(Reuters) - Apple Inc (AAPL.O) is expected to report a 1.3 percent increase in iPhone sales in the holiday quarter, its slowest ever and a far cry from the double-digit growth investors have come to expect.
Apple sold 75.5 million iPhones in the October-December quarter, according to research firm FactSet StreetAccount, 1 million more than what was sold in the year-ago quarter.
Shares of Apple, which will announce earnings after markets close on Tuesday, were trading up 0.3 percent at $99.76, after dipping to $98.07 in morning trading.
Analysts say the bad news is already priced into the stock.
Irrespective of the anticipated lackluster iPhone sales, Wall Street expects Apple to report its biggest-ever profit and revenue in the first quarter.
Analysts on average expect Apple to report a profit of $18.14 billion in the first quarter and revenue of $76.59 billion, according to Thomson Reuters I/B/E/S.
Demand has weakened for the iPhone 6S and 6S Plus, which boasted record weekend sales when they launched in September.
These devices have fewer distinguishing features than their popular predecessors, especially the bigger-screen 6 and 6 Plus phones that were launched in 2014 and grabbed the attention of Asian customers who until then favored the bigger screen phones offered by the likes of Samsung Electronics (005930.KS).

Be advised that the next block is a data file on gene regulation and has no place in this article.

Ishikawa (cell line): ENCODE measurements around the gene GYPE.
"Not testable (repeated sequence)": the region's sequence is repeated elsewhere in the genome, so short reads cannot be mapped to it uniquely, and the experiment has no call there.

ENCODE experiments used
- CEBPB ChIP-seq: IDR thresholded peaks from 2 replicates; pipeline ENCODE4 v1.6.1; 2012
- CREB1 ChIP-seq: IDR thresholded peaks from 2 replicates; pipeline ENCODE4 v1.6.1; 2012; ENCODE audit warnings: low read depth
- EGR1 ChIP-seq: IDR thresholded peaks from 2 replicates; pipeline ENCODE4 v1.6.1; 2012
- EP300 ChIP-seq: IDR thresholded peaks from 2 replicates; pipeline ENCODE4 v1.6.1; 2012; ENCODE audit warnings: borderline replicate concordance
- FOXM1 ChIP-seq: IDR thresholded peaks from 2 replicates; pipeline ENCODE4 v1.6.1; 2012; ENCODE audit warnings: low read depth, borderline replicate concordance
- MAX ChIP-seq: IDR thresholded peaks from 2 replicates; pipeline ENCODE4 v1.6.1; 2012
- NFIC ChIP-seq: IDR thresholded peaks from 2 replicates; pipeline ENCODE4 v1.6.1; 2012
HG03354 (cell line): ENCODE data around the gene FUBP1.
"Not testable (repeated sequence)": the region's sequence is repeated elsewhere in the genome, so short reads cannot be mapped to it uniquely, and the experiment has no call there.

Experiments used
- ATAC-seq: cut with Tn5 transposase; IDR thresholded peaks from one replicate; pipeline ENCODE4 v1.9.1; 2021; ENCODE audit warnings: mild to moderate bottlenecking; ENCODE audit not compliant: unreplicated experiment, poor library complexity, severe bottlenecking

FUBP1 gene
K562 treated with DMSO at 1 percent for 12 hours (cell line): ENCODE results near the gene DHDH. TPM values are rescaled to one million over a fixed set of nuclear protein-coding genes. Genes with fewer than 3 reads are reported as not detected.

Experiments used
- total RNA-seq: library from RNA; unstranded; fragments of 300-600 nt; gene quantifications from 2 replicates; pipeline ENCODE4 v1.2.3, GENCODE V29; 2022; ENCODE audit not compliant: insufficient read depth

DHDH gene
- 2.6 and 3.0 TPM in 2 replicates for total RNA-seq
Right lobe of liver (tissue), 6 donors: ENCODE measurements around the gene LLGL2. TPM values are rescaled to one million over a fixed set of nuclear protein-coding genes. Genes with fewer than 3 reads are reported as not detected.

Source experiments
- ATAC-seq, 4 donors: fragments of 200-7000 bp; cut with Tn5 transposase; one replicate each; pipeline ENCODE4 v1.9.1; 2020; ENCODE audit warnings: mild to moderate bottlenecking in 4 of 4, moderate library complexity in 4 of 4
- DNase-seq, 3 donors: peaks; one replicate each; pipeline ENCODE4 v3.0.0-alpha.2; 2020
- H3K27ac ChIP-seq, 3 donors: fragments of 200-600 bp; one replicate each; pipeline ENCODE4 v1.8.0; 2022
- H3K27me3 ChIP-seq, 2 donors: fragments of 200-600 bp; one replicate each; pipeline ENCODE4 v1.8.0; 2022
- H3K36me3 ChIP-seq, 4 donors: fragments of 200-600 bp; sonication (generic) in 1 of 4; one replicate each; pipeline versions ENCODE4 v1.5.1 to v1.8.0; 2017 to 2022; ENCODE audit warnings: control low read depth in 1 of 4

"Apple has become a victim of their own success," FBR Capital Markets analyst Daniel Ives said. "... many customers are either buying an older, cheaper iPhone 6 or waiting for the iPhone 7."
China, the company's fastest-growing market, may also have weighed on results, as a slowdown in the economy forced consumers to tighten their purse strings.
To make matters worse, for the March quarter, Apple is expected to forecast a drop in iPhone sales - its first ever.
This was foreshadowed by disappointing forecasts from the company's Asian suppliers including Taiwan Semiconductor Manufacturing Co (2330.TW).
Apple is expected to sell 54.6 million iPhones in the March 2016 quarter, according to FactSet, down from 61.2 million iPhones a year earlier.
Analysts said the company will have to wait until the launch of the iPhone 7, expected later this year, to return to growth, as buyers upgrade to the latest version.
Apple shares have fallen nearly 10 percent since the start of October, steeper than a 2.2 percent decline in the S&P 500 index .SPX. The stock trades at 10 times forward 12-months earnings versus Alphabet Inc's (GOOGL.O) 21.5.
Reporting by Anya George Tharakan and Supantha Mukherjee in Bengaluru; Editing by Sayantani Ghosh and Savio D'Souza